The less Didi knew, the better - and I think the same goes for your FOO, too.   :yes:

So you're busy with work.  Can't get away.  It just doesn't work for you. 

Another option is to say, "I'll see what I can do, but I can't promise anything."

And what you can do is not put any further thought into going.  THAT'S what you can do!   :ninja: :evil2:

Any further conversation on the subject, after that, is to be shot down with, "I already said no, so please drop it."

Anything after that is to be *ignored.*  You already answered the question of going.  Just because they don't like the answer, doesn't mean they get to keep asking, hoping to make you change your mind.

If your sibling just won't stop asking or trying to cajole you, I'd let the calls go to voice and delete the messages - or block your sib's number until after your dad has been to the dentist.

Remember - less is more, when dealing with PDs.  :yes:

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Bloomie

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Re: Visiting sick parent?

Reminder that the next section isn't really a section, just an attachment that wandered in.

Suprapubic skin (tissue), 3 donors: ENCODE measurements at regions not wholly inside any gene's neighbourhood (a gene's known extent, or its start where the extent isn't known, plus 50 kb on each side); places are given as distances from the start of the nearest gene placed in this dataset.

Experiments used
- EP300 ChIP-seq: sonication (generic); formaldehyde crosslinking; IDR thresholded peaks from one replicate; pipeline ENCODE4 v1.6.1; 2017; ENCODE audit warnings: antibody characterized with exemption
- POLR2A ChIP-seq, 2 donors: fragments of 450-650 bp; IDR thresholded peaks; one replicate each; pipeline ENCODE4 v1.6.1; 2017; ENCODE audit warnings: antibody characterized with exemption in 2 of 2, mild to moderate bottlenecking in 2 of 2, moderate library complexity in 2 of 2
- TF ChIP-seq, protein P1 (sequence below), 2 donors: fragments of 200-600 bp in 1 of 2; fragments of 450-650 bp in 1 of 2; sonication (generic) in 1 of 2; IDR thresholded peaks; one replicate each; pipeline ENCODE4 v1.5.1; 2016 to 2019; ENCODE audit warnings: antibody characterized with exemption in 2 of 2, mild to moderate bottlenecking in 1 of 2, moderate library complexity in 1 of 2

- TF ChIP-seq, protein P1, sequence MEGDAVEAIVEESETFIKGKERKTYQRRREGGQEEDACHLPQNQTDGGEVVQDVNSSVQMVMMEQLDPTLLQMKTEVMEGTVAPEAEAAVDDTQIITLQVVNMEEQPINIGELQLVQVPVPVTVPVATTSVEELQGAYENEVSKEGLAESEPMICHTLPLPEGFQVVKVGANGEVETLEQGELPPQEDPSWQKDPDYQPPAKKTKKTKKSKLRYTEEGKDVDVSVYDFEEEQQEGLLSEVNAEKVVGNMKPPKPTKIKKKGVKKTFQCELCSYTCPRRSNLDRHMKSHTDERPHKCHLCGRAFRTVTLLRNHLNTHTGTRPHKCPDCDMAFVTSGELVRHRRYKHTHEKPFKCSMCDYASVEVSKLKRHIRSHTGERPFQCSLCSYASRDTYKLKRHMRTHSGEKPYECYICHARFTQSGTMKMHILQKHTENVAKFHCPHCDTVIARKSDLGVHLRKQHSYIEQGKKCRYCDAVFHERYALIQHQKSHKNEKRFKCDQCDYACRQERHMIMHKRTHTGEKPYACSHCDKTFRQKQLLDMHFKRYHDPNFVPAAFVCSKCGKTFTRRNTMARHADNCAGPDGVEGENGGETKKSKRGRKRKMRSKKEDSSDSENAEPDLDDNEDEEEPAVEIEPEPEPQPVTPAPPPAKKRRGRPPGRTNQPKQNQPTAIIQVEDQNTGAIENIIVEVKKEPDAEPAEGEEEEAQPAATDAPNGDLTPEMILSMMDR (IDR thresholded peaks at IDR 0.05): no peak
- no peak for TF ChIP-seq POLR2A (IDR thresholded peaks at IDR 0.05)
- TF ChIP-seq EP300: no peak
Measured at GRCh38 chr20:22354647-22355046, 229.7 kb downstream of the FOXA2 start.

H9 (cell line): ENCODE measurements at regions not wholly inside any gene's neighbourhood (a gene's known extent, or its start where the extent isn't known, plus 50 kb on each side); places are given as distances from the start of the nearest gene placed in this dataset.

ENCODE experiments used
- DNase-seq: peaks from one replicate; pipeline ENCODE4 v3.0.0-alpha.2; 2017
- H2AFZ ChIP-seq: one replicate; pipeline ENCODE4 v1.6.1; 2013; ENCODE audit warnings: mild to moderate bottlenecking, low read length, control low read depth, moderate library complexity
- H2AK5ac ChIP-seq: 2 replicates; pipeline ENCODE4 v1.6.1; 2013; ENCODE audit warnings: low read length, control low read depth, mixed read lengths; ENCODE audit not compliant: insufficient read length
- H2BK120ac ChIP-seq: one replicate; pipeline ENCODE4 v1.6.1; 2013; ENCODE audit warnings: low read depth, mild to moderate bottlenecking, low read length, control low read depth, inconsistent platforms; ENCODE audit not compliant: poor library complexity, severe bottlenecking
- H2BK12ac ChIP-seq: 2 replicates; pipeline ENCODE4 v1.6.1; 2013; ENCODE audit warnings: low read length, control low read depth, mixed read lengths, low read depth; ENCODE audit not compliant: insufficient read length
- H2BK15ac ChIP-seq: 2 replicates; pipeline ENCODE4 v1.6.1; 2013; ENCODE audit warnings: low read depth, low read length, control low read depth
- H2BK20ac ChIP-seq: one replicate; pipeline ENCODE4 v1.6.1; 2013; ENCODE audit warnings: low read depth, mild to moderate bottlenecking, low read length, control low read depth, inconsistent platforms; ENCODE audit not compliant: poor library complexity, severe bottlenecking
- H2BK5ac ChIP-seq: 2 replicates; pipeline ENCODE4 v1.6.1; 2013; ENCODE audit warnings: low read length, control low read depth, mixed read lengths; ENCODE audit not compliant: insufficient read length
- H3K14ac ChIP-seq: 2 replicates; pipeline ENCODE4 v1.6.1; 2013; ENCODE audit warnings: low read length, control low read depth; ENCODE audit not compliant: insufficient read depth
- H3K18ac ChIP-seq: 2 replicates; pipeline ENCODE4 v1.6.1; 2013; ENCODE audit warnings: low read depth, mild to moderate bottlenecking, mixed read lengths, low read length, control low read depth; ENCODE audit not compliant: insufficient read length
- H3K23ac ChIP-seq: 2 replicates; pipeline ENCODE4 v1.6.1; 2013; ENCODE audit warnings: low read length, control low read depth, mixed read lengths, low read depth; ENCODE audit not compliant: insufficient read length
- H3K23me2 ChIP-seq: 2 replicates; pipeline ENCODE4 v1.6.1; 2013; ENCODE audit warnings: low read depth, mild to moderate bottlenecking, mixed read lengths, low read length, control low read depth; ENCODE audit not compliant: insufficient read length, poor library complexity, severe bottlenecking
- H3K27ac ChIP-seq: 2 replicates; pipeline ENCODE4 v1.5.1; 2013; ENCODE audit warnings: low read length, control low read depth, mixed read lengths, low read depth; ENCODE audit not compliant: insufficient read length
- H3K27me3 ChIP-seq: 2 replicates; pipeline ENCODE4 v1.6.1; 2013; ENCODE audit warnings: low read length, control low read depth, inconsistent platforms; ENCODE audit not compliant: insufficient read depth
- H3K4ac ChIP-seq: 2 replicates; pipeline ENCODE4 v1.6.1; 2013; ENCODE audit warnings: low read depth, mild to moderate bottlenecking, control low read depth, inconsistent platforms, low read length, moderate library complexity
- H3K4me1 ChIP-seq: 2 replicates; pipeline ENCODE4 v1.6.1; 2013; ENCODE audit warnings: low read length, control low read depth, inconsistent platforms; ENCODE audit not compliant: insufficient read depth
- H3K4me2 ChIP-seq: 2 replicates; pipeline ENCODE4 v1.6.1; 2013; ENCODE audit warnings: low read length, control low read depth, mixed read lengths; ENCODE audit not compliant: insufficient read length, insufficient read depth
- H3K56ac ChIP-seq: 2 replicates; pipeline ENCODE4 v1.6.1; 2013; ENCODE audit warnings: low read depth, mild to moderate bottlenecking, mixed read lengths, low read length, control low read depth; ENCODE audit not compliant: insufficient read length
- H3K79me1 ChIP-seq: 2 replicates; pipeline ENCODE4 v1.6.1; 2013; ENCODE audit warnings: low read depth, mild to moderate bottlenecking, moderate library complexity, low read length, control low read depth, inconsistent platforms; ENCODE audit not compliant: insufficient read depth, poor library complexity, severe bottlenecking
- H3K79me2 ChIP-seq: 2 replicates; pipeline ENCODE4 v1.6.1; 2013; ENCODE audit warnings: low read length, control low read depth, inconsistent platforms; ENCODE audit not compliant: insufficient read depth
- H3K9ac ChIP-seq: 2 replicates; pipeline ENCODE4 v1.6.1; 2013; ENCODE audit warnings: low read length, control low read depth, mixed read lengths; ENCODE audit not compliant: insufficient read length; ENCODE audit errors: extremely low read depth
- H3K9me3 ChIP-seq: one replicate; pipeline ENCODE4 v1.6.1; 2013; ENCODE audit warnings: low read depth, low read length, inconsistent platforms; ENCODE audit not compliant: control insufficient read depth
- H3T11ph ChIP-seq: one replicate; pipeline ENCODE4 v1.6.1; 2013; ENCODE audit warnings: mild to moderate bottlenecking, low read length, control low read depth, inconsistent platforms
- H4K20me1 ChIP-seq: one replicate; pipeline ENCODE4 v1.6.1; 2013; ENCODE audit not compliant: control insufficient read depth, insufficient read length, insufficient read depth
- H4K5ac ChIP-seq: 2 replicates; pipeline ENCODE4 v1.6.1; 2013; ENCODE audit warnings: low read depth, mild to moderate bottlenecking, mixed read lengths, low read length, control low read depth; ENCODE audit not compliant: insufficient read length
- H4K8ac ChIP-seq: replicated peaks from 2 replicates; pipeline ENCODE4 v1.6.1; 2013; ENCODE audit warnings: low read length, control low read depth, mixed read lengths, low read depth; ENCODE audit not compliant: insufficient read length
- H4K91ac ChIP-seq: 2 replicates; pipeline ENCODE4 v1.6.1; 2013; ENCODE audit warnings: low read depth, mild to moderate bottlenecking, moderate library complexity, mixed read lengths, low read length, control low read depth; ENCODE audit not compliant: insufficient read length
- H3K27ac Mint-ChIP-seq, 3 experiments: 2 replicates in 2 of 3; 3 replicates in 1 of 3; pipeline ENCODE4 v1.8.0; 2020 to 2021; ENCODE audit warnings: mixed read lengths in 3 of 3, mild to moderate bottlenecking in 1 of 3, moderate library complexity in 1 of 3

« Reply #6 on: February 11, 2019, 09:02:30 PM »
emu_oil - Hi there and I am really sorry your dad is facing some kind of surgery and his health may be declining. That is hard to hear and emotionally complicated with the family dynamics that have been so painful for you.

Is it possible - since you do have limited communication via email - to simply ask him how he is doing and how his health is and if you do confirm he is having some struggles or facing a tough procedure to offer your kind well wishes and let it be? Offering first what you have to give may be an empowered and pro active step that settles your nerves and allows you to move on. It seems to me the best way to communicate with him is directly and through the channels you have deemed comfortable and best for you or not at all.